NFS-CIFS-ISCSI file systems
Common Internet File System (CIFS,An enhanced version of the Microsoft open, cross-platform Server Message Block (SMB) protocol, CIFS is a native file-sharing protocol in Windows 2000.) is a protocol that lets programs make requests for files and services on remote computers on the Internet. CIFS uses the client/server programming model. A client program makes a request of a server program (usually in another computer) for access to a file or to pass a message to a program that runs in the server computer. The server takes the requested action and returns a
CIFS runs over TCP/IP but uses the SMB (Server Message Block) protocol found in Microsoft Windows for file and printer access; therefore, CIFS will allow all (FTP,HTTP)applications, not just Web browsers, to open and share files across the Internet.
Get access to files that are local to the server and read and write to them
Share files with other clients using special locks
Restore connections automatically in case of network failure
Use Unicode file names
Microsoft Windows 2000, Microsoft® Windows NT®, Microsoft® Windows® 98, Microsoft® Windows® 95
Microsoft® OS/2 LAN Manager
Microsoft® Windows® for Workgroups
IBM LAN Server
Microsoft® LAN Manager for UNIX
Difference between NFS and CIFS
The NFS is actually the acronym for Network File System. This network is practically used for Linux or Unix based OS (operating systems), homologous to Microsoft’s Window OS platform.Where CIFS is its Windows-based counterpart used in file sharing.CIFS is actually the public version of SMB (Server Message Block protocol), invented by Microsoft.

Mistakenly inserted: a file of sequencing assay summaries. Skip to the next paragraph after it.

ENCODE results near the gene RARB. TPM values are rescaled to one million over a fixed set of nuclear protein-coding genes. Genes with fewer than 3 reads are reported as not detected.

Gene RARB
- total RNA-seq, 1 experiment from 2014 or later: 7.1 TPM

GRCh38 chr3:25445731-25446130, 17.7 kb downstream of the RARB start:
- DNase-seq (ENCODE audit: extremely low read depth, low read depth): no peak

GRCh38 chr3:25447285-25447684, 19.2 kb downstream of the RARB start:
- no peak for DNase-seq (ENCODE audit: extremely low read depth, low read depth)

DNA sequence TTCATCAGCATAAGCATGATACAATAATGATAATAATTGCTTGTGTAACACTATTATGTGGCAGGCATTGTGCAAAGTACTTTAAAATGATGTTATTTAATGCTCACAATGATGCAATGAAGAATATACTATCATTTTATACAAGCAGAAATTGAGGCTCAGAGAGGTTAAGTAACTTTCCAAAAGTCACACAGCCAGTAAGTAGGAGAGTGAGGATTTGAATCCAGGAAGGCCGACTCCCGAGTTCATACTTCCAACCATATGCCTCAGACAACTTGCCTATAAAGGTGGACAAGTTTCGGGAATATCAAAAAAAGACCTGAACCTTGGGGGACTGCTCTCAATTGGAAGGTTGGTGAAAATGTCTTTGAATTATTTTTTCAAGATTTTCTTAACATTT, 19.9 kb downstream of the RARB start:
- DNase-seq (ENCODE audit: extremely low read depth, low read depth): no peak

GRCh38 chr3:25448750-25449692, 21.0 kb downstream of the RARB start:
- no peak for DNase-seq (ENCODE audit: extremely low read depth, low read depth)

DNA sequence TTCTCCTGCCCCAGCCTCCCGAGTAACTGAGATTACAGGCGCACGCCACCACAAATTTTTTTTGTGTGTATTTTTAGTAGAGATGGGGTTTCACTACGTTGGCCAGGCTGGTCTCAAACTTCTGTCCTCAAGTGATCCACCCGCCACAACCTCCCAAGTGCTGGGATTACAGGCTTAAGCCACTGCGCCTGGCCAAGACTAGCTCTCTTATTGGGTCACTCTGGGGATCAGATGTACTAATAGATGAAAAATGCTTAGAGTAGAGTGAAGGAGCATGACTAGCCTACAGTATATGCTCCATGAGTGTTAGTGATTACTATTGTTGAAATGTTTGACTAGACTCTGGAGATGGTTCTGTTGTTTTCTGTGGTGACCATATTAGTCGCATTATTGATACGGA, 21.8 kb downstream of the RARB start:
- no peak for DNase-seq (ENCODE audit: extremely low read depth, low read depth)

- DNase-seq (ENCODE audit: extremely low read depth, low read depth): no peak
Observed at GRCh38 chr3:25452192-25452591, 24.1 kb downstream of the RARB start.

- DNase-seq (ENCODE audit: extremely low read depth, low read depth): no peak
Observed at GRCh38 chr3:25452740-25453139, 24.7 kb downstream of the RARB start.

Difference between ISCSI and NFS/CIFS
The most predominant difference between iSCSI and NFS is that iSCSI is block level and NFS is file based. With NFS, the filesystem is managed by the NFS server, in this case, the Storage System and with iSCSI the filesystem is managed by the guest os. There are pros and cons and other implication of both. Neither is really better then the other.
Block based protocols where the guest os manages the filesystem allows you to take advanced of tools like snapmanager for (exchange, oracle, SAP, sql, etc)
To put as simply as possible with snapmanager, the guest OS, application and storage system all work together and ensure the file system is in a consistent state when snapshots occur.On the other hand, typically with NFS, 50 or more virtual machines live inside the same volume and are deduplciated against each other. Deduplication on a volume with a single lun inside of it only finds duplicate blocks within a single filesystem. It is possible to place more then one iSCSI lun inside the same volume, but best practice is a 1-1 relationship.